Production Hacks

For those who have not done any production machining it is important to know that seconds count. It all comes down to time and motion; i.e. how long does it take:

 For onesy-twoseys this isn't important, but when you need to do dozens or hundreds of something the difference of a few seconds here and there can add up to real money! Think about it: if you price a job at, say $80/hour that means you're making slightly more than a dollar a minute. Very roughly that works out to about $.02/second. If I can shave ten seconds off of the time it takes to make each of, say, 1,000 parts, that's $200 in my pocket.

 Little things matter; how far you have to walk to reach for a blank, how far to drop off a machined part, how long to grab an air gun, how long to hang it back up, how often you have to wipe your hands on a rag, etc. Drop a part? You'll probably drop more. Don't bother picking them up until the job is done, then doing it once saves a boatload of time.

 Following are examples of parts I'm making for various clients and the things I've done to speed up operations.

Photo #1: Instead of spending a minute to move the quill stop up or down I sawed open a couple of different lengths of pipe. Now I can limit travel in 1" increments. These can also be a handy way to limit quill return, by putting a split pipe on the bottom, rather than the top of the seat.

Big job for Vern: 300 parts, each one gets drilled 15 times and tapped 5 different sizes! The profit margin is slim, so I'm doing my best to cut out as many seconds as I can from each operation.

Photo #2: First 5 holes drilled and chamfered in each of 300 parts. CNC drilling/chamfering cycle plus a part flip to chamfer the back side adds up to about 3.5min/part. The trick is to be there when the cycle ends and to change the part before the machine can change bits. Tedium, tedium...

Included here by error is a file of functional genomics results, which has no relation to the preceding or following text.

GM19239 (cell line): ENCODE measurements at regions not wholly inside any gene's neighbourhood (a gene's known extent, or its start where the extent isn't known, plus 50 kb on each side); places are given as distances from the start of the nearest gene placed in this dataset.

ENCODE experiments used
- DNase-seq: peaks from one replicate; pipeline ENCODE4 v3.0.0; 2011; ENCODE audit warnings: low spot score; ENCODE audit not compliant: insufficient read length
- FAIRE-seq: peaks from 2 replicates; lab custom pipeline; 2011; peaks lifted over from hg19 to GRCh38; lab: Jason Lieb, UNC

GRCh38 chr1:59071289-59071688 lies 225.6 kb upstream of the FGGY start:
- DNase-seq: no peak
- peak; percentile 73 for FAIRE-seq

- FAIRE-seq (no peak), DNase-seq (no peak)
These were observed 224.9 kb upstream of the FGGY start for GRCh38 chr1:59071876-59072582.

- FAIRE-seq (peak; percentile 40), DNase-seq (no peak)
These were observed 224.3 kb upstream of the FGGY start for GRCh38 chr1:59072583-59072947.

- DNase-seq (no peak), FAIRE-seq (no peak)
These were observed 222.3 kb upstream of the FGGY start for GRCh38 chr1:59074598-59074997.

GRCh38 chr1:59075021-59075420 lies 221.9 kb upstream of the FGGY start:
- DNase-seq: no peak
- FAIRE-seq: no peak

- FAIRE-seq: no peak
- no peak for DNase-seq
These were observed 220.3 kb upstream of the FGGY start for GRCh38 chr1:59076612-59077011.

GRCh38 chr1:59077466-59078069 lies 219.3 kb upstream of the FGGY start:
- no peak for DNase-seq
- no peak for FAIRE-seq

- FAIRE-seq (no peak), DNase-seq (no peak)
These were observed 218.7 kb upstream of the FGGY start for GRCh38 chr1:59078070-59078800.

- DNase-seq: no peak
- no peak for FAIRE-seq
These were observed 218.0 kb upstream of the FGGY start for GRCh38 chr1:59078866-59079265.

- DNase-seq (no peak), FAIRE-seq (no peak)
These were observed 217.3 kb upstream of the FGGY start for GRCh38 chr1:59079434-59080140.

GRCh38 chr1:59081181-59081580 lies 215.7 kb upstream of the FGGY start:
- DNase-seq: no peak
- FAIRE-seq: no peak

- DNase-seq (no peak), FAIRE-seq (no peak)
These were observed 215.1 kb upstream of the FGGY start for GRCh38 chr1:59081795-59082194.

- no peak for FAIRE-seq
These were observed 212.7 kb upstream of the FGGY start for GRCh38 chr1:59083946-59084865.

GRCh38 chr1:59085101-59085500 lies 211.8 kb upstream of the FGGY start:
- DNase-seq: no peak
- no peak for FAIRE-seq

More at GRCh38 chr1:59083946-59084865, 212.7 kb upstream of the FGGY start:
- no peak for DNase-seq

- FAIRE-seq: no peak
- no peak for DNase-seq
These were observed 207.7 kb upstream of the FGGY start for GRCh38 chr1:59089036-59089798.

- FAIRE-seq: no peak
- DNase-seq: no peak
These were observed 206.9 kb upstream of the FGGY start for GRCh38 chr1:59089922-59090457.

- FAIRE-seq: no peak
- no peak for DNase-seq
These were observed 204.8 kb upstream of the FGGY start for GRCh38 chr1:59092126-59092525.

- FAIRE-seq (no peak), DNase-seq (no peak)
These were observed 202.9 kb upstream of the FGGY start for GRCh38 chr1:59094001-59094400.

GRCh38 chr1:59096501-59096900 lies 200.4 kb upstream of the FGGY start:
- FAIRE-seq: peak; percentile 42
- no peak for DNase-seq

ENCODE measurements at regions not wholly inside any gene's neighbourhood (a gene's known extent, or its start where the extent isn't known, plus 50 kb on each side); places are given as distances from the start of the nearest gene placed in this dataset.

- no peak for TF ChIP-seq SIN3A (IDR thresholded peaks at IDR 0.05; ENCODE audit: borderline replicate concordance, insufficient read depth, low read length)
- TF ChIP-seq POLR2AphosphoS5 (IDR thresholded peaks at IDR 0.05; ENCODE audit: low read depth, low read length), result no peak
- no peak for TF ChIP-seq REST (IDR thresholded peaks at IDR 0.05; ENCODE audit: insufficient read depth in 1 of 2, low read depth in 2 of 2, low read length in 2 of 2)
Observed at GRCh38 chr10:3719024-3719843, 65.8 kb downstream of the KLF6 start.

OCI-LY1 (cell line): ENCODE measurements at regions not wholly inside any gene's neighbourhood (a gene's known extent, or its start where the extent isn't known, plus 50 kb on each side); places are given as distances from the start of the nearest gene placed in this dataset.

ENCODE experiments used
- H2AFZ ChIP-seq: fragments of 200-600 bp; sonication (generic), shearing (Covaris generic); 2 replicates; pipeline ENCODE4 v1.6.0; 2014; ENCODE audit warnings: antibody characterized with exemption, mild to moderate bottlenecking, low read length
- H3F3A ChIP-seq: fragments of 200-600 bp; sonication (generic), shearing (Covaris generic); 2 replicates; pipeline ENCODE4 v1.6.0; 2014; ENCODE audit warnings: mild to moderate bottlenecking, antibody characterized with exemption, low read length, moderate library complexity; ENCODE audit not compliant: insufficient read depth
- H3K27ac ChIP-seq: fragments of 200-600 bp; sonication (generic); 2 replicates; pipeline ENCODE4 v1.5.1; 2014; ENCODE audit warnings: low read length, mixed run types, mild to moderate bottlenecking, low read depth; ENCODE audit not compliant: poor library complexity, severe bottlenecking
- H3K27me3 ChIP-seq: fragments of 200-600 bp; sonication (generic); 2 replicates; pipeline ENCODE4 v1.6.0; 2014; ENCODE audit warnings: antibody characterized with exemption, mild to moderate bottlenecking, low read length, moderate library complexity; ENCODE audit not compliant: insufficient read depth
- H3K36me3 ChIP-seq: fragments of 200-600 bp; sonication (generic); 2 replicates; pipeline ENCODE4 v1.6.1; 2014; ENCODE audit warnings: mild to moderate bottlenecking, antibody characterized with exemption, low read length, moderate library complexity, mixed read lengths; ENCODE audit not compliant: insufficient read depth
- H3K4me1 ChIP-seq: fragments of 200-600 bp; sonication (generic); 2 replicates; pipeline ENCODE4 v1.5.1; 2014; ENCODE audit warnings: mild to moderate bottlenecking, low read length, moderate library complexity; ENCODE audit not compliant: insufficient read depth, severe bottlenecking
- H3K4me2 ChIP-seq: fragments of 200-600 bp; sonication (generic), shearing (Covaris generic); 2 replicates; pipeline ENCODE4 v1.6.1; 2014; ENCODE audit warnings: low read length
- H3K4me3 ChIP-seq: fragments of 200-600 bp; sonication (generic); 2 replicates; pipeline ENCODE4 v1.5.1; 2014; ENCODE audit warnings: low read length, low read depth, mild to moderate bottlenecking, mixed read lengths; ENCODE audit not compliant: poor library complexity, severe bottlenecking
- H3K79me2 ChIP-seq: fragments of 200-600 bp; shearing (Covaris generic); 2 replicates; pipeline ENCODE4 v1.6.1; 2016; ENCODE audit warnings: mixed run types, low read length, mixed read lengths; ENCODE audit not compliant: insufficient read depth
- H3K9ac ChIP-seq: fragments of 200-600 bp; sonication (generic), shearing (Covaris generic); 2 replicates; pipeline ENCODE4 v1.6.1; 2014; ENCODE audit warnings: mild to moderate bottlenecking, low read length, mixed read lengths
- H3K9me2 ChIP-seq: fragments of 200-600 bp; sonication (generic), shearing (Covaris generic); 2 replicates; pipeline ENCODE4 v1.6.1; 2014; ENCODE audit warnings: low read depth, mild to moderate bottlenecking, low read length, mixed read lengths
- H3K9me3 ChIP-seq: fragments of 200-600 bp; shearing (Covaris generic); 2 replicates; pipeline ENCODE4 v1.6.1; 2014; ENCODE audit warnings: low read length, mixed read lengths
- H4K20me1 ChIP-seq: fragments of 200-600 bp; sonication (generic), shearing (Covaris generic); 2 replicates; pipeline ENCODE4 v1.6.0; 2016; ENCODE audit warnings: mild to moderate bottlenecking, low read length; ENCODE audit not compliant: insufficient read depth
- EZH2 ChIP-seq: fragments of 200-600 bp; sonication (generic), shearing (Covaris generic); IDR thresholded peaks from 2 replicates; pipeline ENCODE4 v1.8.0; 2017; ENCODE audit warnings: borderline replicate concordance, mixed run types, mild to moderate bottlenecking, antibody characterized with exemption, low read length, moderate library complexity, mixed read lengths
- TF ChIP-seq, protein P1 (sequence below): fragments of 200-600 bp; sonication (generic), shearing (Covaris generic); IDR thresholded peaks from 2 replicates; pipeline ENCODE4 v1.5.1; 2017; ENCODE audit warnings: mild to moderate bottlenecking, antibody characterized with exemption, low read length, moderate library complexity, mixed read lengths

Keeping (heavy!) parts on a rolley-cart makes moving them to the next op easier. Special cases go in the tupperware (Good old Cool Whip!) to keep 'em seperate from the others. These were early parts from when we were still tweaking the program. They'll be re-run to increase chamfer depth, but only after all the others are done, so I can begin second operation on another machine while the first op is finishing on the first machine.
Photo #3: Eventually each part gets 5 tapped holes, all different sizes. That means opening and closing the vise 1,500 times!! I bought a used pneumatic vise, then made a fixture plate that could be quickly clamped in the standard mill vise. I've milled a nest into the pneumatic vise jaws, so no seperate stop rod is required to locate the part in the X-axis. With spray mist coolant and a Tapmatic I get cycle time down to less than 10 seconds per hole per part; i.e. 4hrs, 10 minutes (plus a few minutes to change taps and move setup in X axis) to do all 5 holes in 300 parts if I don't stop and if I don't go nuts...

March, '06: I found myself in a situation where I had to tap both ends of a bunch of stainless steel rods on the drillpress. The holding fixture took up most of the drillpress table and the vibration would have made the oil cup and brush fall off of the aluminum plate.